Saturday, October 21, 2006

Will Appexchange scale?

Another great post, this one by Brooks Jordan, titled Navigating the AppExchange, from SortAnalytics.
The larger question about the AppExchange, of course, is if it's not an open system like EBay ("the EBay for the business Web"), will it scale? Or will the desire to have quality apps create too much friction? I think what needs to do is keep the quality and security threshold relatively high, but keep tweaking the certification process until it's one third as complex. Then, they can drop the certification fee in favor of a small percentage of the transaction between buyer and seller (like EBay), and they'll have a platform that's got the goods but is flexible enough to accomodate diversity. And I think that's what they'll do.

Check out this handy little application that Jordan and his group published on the Appexchange, called: Web Feeds from Attensa Connect. It sets up for you RSS feeds for your leads and contacts! Cool! Can't wait to try it.

Tuesday, October 17, 2006

The Appexchange Long Tail....

Great post from Gareth Davies' Where's the upside blog, where he discusses the long tail aspect of the Appexchange.

Here's an excerpt:
On the one hand this is a great way for established companies (such as Business Objects) to distribute tools and services that interoperate with This is classic synergy (1+1=3) stuff. Good for both companies and great for customers. On the other hand this is about long-tail economics, about getting unlimited listings of rarely sold items that are "exactly" what the customer is looking for.

Then he proposes the following:
Instead of a layered bronze, sliver and gold partner model I would propose that there is a distict seperation between "major players" and "minor players". Major being well capitalised and highly consistent high-quality applications while Minor consists of the bootstrappers and innovators, where quality is more variable (due to automated listings) but where new and innovative solutions can be tested with little capital overhead.

I agree with both the observation and the prescription. What I would add is that the current big flaw is the assumption that the passive Appexchange marketplace is adequate as a vehicle for educating about what is taking place. Dreamforce and city tours touch only a tiny portion of clients. There needs to be a more systematic way to enable customers to really know what Appexchange offers them.

Saturday, October 14, 2006

What do the AEs and SEs really think?

How many of you Appexchange partners out there were contacted by a Account Executives or Sales Engineers just days after your Appexchange solution was published? We were, and when we were, we were extatic! But since then I have come to suspect that the team is explicitely tasked to reach out systematically and connect with partners who publish, and get them all excited with the prospect of connecting them with actual, tantalizingly real, flesh-and-blood clients, and then, once in a while, dangle something like a vague opportunity in front of them, just to keep them excited.... But so far, even though we have talked many times about clients who would be "very interested", they have not come through for us.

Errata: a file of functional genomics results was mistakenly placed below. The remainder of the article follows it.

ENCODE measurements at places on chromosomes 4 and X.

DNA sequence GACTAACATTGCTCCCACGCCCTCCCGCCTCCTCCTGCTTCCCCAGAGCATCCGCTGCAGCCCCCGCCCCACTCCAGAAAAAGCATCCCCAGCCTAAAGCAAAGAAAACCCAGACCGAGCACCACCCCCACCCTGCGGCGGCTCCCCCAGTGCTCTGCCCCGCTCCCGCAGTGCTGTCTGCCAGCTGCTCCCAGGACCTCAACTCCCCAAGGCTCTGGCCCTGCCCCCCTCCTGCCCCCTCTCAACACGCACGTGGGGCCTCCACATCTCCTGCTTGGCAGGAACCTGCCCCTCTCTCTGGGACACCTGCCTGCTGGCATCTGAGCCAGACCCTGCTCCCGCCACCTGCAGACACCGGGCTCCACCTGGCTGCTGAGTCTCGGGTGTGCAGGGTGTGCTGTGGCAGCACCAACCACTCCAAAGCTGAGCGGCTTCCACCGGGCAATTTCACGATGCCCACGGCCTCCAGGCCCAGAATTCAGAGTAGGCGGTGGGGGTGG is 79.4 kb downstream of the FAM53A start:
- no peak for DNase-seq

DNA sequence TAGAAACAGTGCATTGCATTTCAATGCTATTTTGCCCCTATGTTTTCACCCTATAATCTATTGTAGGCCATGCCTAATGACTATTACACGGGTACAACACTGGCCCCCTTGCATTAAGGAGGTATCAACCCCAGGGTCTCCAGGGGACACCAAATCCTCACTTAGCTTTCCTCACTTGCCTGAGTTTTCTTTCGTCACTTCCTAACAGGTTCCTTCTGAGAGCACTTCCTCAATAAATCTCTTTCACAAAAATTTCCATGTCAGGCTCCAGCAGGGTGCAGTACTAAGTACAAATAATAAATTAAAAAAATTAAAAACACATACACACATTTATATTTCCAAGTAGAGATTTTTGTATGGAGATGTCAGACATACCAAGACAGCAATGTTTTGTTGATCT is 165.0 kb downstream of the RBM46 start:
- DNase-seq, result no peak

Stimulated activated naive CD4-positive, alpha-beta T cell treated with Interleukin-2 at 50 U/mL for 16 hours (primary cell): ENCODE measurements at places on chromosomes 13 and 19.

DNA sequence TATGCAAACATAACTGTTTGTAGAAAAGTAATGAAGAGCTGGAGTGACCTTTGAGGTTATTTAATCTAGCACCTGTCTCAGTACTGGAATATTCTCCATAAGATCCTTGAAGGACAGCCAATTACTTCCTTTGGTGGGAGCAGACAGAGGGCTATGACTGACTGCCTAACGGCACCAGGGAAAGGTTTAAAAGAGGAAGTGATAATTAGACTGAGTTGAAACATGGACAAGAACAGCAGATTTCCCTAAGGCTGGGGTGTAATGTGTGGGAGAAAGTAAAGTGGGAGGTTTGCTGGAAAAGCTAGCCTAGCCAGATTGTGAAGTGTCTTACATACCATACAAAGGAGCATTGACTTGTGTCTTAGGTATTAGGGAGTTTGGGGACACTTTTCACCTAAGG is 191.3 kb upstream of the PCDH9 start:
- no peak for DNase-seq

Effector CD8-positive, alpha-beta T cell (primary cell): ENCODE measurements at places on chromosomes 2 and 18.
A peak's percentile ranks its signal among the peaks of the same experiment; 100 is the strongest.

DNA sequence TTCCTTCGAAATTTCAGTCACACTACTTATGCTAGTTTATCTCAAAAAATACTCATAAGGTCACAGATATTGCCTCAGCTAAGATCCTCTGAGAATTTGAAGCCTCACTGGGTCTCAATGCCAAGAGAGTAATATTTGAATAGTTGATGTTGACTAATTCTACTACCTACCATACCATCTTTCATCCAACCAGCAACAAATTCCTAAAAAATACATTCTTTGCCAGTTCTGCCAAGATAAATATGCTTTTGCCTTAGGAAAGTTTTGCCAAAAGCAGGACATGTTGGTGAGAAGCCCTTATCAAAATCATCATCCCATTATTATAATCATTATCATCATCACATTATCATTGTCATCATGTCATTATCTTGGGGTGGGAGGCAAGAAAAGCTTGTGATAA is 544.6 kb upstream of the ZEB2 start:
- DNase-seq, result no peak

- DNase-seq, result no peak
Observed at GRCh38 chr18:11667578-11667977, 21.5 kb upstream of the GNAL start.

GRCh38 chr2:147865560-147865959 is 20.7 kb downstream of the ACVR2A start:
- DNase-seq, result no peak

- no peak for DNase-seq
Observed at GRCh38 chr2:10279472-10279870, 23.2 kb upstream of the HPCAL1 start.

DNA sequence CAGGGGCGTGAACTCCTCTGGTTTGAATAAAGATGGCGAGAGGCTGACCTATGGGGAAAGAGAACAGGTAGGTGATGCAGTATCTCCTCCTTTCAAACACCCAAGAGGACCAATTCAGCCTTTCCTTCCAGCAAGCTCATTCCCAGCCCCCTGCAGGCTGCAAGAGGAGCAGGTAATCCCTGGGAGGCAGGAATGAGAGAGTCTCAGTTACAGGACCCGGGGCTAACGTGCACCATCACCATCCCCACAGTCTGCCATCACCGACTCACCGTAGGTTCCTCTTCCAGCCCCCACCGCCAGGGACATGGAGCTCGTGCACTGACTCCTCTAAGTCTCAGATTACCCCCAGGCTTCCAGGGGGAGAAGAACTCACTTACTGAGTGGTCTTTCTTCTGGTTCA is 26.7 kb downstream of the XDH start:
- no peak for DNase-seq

In any case, here is a question I have for the AEs and SEs. Do you think that this Appexchange thing is one big pain in the ass that you have to put up with while you take care of your bread and butter business of closing real deals, or do you genuinely subscribe to your CEO's mission? Not expecting many honest responses, but just in case you are nodding, I am sure you are not alone!

Benioff's $100 million claim about Appexchange....

Here is something interesting I came across at the Vendorprisey blog:

…24% of all listed applications were built by rather than by partner vendors
…that 6 out of the 8 (that’s right, 75%) “Most Popular” applications are apps built by and that are free.
…many of these apps extend the main application functionality in ways that would traditionally classify the said “app” as a “plug-in” (Seriously, would anyone classify Clippyor the Microsoft Equation Editor as applications, or analogously would you buy a “song” on iTunes that was a Snare Drum Loop?)

Another interesting article, this one by Josh Greenbaum at ZDNet, echoes the same sentiments:
So I asked Marc [Benioff], first privately, and then in a Q&A session with industry analysts, what the total revenues of the AppExchange marketplace were. His first comment was straightforward: $100 million so far this year. Not bad for a marketplace barely a year old. I then asked him to break that down in some way in order to reflect an average revenue per partner, a top ten revenue winners — anything that could put a little color into the number. Not possible, Marc said, but I could go to the AppExchange web site and see a "most popular" list that would give me some indication of the relative breakdown of that $100 million prize. One in particular, Hoovers, had made $3 million so far, Marc claimed. Armed with those data points, it seemed like a little analysis could give us some interesting viewpoints on AppExchange's success, and, assuming it was as good as Marc claimed, bolster his contention that he can "destroy" his much larger, more established competitors. Sounded like a plan.